I sometimes think the real issue with some characters, whenever they look in a certain way, the real issue isn’t so much what they’re wearing but the fact that they really don’t fit the fit by being too humanoid. That’s not to say Tigra’s a bad character but the fact that she looked so humanoid (often a body painted woman) that you’d have subsequent cartoonists and illustrators tweaking her appearance to be more animalistic. Paws, actual fur or cat ears and tiger markings (in Marvell Mangaverse) in whatever order as well as a more feline appearance (West Coast Avengers and Ultimate).
I even think whoever liked pawsy Tigra might have a good point about her presentation. I actually think Tigra should’ve stuck to getting away with having pawlike hands, actual body hair and a somewhat more feline face/head. Comes to think of it, even some of those cartoonists came to a similar conclusion whenever they tweak her appearance at all. So it seems the actual problem isn’t the fashion sense but that making her look more bestial would’ve helped a lot. Especially in that it seems way more convincing this way.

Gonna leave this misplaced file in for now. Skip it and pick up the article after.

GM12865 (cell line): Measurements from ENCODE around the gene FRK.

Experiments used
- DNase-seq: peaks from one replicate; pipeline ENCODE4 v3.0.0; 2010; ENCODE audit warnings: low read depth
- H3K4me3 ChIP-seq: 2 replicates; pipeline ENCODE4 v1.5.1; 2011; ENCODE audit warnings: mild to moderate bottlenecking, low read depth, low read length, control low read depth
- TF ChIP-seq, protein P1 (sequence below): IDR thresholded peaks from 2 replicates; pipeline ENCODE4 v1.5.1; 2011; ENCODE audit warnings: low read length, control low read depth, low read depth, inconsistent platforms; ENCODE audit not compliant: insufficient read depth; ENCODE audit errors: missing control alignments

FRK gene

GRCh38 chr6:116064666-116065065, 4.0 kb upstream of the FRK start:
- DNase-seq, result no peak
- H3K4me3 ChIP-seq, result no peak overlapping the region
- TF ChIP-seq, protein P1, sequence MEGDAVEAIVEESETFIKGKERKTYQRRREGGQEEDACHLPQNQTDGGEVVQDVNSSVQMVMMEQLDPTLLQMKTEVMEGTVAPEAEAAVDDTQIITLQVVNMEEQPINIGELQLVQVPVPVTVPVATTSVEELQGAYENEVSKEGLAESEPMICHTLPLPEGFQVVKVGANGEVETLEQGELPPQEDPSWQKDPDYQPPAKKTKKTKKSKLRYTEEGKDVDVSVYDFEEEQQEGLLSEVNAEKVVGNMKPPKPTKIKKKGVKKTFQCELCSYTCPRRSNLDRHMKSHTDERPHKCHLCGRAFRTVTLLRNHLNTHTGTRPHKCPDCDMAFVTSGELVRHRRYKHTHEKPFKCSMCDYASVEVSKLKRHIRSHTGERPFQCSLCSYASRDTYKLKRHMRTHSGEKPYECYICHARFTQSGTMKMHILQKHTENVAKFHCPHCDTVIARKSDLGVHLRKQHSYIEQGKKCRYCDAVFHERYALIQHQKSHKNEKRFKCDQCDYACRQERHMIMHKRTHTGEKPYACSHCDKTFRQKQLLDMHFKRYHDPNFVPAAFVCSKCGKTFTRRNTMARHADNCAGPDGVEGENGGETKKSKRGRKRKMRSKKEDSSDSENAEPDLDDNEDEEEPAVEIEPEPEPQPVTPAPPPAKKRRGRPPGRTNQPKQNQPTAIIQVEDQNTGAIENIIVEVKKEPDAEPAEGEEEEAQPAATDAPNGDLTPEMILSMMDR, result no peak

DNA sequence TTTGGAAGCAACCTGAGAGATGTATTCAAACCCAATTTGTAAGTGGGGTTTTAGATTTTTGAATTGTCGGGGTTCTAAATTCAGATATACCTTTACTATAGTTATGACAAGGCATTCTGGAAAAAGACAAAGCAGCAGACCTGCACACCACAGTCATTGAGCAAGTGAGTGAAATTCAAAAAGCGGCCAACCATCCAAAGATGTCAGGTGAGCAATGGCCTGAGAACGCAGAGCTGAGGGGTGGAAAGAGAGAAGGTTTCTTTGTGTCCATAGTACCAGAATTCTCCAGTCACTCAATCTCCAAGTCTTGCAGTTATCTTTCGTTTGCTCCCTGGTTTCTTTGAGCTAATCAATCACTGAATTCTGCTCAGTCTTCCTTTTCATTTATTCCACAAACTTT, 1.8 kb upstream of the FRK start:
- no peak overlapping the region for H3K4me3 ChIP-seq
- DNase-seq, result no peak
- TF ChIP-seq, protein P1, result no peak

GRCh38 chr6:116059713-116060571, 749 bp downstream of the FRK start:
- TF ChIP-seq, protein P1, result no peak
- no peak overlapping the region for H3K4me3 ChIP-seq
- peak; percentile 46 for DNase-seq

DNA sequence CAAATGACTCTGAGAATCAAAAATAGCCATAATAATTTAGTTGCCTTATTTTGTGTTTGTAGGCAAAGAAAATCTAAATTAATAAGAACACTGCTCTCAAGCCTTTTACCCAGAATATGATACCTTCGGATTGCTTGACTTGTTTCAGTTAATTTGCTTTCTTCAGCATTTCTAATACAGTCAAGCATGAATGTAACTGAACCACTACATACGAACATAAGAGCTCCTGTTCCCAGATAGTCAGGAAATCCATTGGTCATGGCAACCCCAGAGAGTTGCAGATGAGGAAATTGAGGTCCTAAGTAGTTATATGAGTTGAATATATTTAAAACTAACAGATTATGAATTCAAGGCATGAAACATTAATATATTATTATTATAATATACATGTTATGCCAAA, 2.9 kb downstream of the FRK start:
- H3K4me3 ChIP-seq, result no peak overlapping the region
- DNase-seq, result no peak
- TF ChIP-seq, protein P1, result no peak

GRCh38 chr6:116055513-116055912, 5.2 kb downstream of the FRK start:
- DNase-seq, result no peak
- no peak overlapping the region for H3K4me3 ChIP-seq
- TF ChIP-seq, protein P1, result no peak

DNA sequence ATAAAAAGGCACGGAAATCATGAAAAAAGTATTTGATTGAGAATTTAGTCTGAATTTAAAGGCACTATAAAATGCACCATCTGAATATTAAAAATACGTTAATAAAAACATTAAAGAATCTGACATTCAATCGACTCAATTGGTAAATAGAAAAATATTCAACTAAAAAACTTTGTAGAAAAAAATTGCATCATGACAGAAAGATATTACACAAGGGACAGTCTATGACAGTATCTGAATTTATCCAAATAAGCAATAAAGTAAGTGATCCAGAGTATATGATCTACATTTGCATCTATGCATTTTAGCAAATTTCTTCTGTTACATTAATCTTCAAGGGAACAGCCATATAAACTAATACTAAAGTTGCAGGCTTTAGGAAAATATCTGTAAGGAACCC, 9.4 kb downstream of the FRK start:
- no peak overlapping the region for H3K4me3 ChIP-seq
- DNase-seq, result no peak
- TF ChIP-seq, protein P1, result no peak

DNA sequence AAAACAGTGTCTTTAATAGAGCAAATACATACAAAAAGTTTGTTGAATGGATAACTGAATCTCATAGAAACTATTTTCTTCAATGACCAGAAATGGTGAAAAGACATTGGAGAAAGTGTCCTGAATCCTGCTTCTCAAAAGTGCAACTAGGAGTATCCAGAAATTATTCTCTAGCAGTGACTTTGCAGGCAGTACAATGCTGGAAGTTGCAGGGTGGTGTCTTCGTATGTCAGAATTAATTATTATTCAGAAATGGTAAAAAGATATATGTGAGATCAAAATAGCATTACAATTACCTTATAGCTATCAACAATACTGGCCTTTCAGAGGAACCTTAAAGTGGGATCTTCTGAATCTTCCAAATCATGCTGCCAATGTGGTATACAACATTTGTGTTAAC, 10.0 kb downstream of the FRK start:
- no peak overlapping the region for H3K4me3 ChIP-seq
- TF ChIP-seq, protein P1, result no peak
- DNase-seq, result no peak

I think the real issue isn’t so much that Tigra wears a bikini but given the many repeated attempts at making her look more bestial/feline I think the consensus is that she looks so humanoid that it prompts some illustrators to tweak her appearance. Beginning with West Coast Avengers. That doesn’t mean she sucks as a character as much as I think being somewhat more animalistic looking would be enough to desexualise her.
In the sense of how uncanny she looks. It’s like how the Avengers United They Stand cartoon had the bollocks to give her paws and actual fur. Likewise the stories where she fought somebody (the Hood) back, she appeared with proper paws. As well as Marvel Mangaverse and Ultimate Marvel having a more feline looking Tigra (it’s also the one time where she actually looks like a tiger). So it seems the real issue isn’t so much what she wears.
But how humanoid she looks that even giving her paws and fur would be a much needed makeover.